Rural Futures Institute: UNK’s Tyan Boyer, Collin Fleecs running health science ed camps in McCook

KEARNEY – University of Nebraska at Kearney exercise science majors Tyan Boyer and Collin Fleecs will create and run health science education summer day camps in McCook.

Beginning this week, the students will live and work in McCook this summer through the Rural Futures Institute Student Serviceship.

During the next nine weeks, Boyer of Plainview and Fleecs of Sutherland will create and run the camps, which provide hands-on educational environments that integrate skills necessary to improve the health of rural youth and inspire future health professionals.

Each camp will focus on issues such as proper nutrition and adequate physical activity, and integrate concepts such as aquaponics, farm to table nutrition, basic business skills and technology integration in each of those areas.

“I’m very passionate about this project because it is so focused on educating the next generation – it’s about having an impact 20 years from now,” said Boyer. “I’m looking forward to working with kids and practicing my communication of my health and exercise knowledge.”

A hybrid between service learning and traditional internships, “serviceships” provide communities with tangible results on important self-defined projects while giving students resume-building work and insight into the career and life opportunities in rural places.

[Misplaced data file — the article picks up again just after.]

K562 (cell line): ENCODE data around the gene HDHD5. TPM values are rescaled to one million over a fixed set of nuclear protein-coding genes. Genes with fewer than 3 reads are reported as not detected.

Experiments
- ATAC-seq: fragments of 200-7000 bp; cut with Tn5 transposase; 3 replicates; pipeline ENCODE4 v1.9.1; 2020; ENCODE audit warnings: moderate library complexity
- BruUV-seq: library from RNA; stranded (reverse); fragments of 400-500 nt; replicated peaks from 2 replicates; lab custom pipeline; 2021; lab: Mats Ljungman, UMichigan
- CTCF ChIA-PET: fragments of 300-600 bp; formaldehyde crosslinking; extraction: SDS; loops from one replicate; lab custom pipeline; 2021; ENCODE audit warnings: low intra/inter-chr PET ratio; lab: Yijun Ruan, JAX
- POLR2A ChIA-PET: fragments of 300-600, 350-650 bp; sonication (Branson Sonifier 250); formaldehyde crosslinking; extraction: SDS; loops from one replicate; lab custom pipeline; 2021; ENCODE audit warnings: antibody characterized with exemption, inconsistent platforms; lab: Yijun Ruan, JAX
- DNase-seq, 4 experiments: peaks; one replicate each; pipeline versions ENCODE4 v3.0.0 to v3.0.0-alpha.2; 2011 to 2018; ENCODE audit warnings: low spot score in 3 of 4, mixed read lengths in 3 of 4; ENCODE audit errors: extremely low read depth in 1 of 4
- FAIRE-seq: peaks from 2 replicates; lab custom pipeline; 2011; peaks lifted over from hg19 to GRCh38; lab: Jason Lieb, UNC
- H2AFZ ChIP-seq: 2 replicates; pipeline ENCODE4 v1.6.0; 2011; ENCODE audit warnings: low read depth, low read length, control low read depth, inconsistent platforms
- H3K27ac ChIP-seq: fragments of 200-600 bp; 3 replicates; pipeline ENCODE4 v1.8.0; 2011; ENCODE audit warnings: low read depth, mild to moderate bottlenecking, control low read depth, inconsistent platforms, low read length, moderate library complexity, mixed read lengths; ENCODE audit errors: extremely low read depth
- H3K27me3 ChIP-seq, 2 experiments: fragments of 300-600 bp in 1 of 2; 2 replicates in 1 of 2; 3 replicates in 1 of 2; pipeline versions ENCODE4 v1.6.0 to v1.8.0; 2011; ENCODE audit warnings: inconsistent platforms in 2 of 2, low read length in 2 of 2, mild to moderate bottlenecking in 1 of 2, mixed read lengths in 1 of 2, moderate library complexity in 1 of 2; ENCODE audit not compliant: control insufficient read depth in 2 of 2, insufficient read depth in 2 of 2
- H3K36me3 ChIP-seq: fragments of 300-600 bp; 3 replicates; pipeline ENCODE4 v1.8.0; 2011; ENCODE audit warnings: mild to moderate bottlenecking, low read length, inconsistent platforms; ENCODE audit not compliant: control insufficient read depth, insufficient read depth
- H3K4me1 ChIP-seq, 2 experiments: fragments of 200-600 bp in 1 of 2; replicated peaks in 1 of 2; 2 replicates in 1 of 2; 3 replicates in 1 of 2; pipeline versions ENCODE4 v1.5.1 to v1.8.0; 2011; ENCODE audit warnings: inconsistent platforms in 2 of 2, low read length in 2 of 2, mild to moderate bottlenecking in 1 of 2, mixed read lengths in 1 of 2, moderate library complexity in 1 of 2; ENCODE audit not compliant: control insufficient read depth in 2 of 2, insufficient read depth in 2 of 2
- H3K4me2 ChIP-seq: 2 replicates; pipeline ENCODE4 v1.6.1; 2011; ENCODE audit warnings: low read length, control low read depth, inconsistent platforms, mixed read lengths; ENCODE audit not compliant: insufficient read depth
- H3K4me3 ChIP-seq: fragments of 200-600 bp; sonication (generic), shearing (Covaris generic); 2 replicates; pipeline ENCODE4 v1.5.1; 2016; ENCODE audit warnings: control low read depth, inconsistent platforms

Community host teams include subject-matter experts and leadership mentors who assist with students’ major projects, connect them with volunteering opportunities and invite them to participate in community events and activities. RFI provides support and guidance throughout the nine-week serviceship experience, and all participants learn and share on behalf of rural community growth.

The RFI Student Serviceship is a partnership with the Heartland Center of Leadership Development.

“We have had many students go into communities through RFI Student Serviceship and make a positive, significant and ongoing impact,” said Chuck Schroeder, RFI executive director. “But, as importantly, the students themselves gain real-world experience and build a network that influences them for a lifetime.

“It is our way of giving students a new or a first experience in a rural community, so they can be storytellers, champions and leaders for rural throughout their lives. And it gives communities specific results from the University of Nebraska.”

All student interns completed a one-week leadership training course hosted by RFI the week of May 22. They got to know their partners, learned more about their communities, gained details about their projects and hosted online meetings with their community host teams. NU faculty and staff, as well as community leaders, served as guest speakers, introducing the students to personal and professional development strategies as well as community development theories and practices. The students also explored Firth and Seward to hear from local leaders and entrepreneurs.

Six University of Nebraska-Lincoln students also are serving in North Platte, West Point and York. Thirty-eight University of Nebraska students have worked and served in 19 Nebraska communities through RFI Student Serviceship since 2013.